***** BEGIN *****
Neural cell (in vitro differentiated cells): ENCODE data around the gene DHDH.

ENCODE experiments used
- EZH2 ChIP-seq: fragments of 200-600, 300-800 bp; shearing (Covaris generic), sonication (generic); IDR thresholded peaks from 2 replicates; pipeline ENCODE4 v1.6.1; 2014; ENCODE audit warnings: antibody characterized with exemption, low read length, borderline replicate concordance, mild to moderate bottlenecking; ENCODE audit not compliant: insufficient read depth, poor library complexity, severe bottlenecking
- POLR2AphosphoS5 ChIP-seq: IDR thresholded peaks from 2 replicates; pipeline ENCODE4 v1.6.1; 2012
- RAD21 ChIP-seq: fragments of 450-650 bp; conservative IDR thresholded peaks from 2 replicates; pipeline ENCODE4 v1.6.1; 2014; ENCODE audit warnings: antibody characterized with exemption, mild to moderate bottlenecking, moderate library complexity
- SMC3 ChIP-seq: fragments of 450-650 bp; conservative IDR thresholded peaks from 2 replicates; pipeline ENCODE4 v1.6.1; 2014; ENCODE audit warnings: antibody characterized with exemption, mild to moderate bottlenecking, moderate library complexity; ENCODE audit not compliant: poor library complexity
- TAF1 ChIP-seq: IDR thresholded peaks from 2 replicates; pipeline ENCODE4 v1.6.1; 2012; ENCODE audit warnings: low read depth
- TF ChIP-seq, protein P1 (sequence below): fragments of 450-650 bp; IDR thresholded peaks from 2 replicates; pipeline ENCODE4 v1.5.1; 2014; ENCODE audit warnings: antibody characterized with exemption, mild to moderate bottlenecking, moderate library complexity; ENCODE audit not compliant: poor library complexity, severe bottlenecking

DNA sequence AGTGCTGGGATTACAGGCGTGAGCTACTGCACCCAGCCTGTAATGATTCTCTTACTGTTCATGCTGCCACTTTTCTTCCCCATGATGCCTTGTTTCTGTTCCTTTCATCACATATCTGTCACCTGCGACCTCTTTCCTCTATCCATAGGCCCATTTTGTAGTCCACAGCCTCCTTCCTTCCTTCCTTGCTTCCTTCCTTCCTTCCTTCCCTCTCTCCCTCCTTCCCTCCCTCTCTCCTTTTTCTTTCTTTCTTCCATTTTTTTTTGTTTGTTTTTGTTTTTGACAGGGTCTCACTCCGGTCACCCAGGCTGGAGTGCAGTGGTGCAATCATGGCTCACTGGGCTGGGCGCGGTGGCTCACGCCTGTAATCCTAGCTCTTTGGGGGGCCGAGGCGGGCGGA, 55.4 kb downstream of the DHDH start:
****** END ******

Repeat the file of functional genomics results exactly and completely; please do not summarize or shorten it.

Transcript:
Neural cell (in vitro differentiated cells): ENCODE data around the gene DHDH.

ENCODE experiments used
- EZH2 ChIP-seq: fragments of 200-600, 300-800 bp; shearing (Covaris generic), sonication (generic); IDR thresholded peaks from 2 replicates; pipeline ENCODE4 v1.6.1; 2014; ENCODE audit warnings: antibody characterized with exemption, low read length, borderline replicate concordance, mild to moderate bottlenecking; ENCODE audit not compliant: insufficient read depth, poor library complexity, severe bottlenecking
- POLR2AphosphoS5 ChIP-seq: IDR thresholded peaks from 2 replicates; pipeline ENCODE4 v1.6.1; 2012
- RAD21 ChIP-seq: fragments of 450-650 bp; conservative IDR thresholded peaks from 2 replicates; pipeline ENCODE4 v1.6.1; 2014; ENCODE audit warnings: antibody characterized with exemption, mild to moderate bottlenecking, moderate library complexity
- SMC3 ChIP-seq: fragments of 450-650 bp; conservative IDR thresholded peaks from 2 replicates; pipeline ENCODE4 v1.6.1; 2014; ENCODE audit warnings: antibody characterized with exemption, mild to moderate bottlenecking, moderate library complexity; ENCODE audit not compliant: poor library complexity
- TAF1 ChIP-seq: IDR thresholded peaks from 2 replicates; pipeline ENCODE4 v1.6.1; 2012; ENCODE audit warnings: low read depth
- TF ChIP-seq, protein P1 (sequence below): fragments of 450-650 bp; IDR thresholded peaks from 2 replicates; pipeline ENCODE4 v1.5.1; 2014; ENCODE audit warnings: antibody characterized with exemption, mild to moderate bottlenecking, moderate library complexity; ENCODE audit not compliant: poor library complexity, severe bottlenecking

DNA sequence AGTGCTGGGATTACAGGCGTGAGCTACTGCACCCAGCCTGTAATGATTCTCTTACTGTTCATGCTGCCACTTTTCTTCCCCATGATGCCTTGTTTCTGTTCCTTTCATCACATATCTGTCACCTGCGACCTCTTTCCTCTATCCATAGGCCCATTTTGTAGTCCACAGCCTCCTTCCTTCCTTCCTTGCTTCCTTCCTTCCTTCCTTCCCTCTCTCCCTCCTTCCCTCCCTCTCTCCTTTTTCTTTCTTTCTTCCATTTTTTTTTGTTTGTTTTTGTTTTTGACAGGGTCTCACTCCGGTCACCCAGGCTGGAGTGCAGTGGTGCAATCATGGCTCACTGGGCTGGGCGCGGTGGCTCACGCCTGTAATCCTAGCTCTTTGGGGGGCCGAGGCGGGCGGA, 55.4 kb downstream of the DHDH start: